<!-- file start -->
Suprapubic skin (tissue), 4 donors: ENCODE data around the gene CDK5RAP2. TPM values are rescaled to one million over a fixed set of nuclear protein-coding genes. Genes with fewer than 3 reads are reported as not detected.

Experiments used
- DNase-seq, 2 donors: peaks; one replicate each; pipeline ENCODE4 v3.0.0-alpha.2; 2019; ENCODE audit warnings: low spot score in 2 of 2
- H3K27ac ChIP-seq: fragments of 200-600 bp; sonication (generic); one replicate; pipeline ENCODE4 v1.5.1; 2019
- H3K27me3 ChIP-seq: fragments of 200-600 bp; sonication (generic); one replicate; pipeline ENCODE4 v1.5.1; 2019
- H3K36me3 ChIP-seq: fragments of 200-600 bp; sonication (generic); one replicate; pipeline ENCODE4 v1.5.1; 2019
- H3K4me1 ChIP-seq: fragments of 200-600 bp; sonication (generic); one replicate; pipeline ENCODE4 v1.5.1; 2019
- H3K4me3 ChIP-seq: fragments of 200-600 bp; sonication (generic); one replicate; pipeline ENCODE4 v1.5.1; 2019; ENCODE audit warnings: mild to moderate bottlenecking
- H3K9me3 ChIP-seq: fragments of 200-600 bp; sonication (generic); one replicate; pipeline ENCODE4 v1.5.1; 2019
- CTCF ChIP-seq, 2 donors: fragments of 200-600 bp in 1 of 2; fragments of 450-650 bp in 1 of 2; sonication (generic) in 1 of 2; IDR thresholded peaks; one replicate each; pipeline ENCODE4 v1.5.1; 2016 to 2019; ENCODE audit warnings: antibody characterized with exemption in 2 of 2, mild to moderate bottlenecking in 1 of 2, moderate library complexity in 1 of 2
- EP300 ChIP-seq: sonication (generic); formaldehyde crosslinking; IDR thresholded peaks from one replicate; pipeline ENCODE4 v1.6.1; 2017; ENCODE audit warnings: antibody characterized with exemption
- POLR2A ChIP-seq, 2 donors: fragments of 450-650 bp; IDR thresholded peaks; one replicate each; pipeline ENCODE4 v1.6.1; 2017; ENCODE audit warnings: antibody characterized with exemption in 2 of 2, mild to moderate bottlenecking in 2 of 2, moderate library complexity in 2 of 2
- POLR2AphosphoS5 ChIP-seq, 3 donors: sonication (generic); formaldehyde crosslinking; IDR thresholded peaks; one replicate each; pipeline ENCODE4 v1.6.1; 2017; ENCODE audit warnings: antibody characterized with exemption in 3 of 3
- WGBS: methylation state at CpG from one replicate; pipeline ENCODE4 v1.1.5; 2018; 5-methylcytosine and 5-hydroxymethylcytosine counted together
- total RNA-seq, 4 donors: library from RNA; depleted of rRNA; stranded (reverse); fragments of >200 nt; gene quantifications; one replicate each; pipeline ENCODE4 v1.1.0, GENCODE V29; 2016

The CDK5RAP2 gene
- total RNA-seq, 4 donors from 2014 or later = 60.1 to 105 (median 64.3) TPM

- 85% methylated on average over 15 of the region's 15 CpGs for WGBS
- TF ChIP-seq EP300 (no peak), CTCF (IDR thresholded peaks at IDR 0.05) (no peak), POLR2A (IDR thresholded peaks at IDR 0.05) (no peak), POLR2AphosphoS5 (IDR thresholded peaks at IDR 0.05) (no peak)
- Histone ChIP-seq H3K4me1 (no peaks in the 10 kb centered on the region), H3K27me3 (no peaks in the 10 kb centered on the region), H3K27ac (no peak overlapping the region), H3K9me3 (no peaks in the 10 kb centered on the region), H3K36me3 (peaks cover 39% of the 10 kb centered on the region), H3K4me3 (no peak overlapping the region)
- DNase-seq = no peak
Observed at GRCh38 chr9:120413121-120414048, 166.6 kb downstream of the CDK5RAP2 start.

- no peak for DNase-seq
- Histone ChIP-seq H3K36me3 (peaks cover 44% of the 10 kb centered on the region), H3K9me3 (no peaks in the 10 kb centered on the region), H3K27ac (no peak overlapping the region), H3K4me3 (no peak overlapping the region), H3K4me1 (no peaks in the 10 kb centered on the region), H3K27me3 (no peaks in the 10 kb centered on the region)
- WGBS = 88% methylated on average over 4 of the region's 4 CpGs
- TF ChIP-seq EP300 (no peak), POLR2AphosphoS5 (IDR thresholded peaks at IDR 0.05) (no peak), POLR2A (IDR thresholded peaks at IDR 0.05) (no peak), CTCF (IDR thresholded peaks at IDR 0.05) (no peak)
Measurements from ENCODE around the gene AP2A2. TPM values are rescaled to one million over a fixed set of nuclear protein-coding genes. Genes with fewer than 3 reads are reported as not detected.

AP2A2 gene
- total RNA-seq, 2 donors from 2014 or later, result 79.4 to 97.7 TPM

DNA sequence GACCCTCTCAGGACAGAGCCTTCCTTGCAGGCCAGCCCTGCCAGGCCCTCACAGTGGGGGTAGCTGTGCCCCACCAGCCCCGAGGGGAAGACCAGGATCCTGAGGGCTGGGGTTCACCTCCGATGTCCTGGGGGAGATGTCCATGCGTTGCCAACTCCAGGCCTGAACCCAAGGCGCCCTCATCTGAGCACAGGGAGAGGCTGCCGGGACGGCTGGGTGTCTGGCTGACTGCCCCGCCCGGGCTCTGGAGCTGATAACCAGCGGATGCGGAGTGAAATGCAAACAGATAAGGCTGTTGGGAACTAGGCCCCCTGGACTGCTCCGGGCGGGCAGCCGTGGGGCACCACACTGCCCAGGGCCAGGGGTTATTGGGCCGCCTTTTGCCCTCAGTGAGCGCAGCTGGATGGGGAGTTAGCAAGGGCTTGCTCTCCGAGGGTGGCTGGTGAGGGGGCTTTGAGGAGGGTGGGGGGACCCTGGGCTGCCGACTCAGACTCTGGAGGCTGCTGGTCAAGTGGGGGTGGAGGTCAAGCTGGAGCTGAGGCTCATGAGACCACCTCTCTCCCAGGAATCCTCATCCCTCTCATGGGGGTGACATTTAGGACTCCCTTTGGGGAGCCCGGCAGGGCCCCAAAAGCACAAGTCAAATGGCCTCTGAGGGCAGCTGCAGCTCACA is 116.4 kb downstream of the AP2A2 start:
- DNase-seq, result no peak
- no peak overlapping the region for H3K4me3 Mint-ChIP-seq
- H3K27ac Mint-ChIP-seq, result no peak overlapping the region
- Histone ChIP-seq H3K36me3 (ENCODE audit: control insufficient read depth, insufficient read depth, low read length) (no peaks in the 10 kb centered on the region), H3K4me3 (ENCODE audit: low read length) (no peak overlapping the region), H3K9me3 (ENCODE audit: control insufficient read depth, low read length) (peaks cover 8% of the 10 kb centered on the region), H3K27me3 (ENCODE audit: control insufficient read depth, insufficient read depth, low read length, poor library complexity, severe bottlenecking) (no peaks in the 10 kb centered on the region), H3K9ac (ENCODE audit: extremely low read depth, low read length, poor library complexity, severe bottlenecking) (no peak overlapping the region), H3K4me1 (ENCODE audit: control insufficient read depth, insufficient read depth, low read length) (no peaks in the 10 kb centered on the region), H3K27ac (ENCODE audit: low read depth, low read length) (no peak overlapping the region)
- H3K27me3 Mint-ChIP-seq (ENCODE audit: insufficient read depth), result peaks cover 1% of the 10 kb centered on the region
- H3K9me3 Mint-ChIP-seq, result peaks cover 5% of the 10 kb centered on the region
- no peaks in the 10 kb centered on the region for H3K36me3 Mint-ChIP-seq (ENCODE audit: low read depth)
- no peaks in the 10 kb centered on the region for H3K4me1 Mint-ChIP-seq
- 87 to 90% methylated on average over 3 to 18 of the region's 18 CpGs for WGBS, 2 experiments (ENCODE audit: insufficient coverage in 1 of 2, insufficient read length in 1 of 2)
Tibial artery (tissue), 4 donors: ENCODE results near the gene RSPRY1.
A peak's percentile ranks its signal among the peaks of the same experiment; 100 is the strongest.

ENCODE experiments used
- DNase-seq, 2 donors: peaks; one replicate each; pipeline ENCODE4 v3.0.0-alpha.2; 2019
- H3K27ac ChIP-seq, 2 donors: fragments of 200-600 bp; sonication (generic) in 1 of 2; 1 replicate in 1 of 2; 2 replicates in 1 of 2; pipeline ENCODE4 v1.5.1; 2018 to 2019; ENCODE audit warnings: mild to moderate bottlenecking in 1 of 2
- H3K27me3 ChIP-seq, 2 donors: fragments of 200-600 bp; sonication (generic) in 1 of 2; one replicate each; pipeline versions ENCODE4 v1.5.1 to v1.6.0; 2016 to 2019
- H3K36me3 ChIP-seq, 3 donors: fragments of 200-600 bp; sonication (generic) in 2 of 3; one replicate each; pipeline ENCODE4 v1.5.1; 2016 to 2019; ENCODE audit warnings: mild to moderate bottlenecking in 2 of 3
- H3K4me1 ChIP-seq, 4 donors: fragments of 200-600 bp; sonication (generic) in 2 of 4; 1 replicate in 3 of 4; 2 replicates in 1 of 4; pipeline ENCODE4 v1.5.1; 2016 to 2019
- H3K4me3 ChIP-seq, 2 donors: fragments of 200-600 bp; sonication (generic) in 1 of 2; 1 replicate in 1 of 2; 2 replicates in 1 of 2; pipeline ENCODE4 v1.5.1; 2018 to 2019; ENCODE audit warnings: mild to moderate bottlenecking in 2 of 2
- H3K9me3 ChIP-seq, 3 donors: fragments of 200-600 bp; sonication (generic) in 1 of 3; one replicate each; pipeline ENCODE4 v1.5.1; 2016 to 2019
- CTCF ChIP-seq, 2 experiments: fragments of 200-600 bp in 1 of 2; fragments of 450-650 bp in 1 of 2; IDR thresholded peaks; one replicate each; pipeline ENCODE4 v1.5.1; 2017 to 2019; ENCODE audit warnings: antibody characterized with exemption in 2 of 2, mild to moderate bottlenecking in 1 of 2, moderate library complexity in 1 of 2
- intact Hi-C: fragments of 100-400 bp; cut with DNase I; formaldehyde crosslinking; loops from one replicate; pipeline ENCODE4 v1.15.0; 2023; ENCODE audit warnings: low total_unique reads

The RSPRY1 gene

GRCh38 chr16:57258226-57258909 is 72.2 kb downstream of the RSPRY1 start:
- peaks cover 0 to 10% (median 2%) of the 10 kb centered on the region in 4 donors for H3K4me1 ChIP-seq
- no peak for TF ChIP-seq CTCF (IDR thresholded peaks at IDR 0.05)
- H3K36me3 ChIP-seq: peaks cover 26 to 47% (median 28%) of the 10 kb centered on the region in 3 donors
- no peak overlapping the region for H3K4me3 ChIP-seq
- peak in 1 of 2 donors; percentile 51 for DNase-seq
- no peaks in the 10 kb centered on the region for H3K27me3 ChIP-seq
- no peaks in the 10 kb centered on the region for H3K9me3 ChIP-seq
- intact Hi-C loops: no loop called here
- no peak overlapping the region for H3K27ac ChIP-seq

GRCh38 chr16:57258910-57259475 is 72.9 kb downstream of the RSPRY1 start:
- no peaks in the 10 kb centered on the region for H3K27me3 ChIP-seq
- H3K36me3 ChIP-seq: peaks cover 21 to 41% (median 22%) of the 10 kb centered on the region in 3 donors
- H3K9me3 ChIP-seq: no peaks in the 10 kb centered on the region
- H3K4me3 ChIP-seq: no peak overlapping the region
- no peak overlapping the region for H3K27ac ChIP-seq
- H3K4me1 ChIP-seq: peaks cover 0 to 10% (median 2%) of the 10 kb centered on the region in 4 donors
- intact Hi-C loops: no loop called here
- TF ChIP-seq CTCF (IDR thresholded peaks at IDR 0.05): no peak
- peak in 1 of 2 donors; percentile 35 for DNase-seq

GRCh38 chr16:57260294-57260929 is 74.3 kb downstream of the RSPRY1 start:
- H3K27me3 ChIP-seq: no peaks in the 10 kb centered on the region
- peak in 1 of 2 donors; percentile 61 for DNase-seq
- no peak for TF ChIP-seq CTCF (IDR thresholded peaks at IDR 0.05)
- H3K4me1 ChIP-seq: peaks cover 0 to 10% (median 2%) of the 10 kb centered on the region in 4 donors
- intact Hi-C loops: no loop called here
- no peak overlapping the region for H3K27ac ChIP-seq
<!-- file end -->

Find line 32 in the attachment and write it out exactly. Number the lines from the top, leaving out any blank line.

- no peak overlapping the region for H3K4me3 Mint-ChIP-seq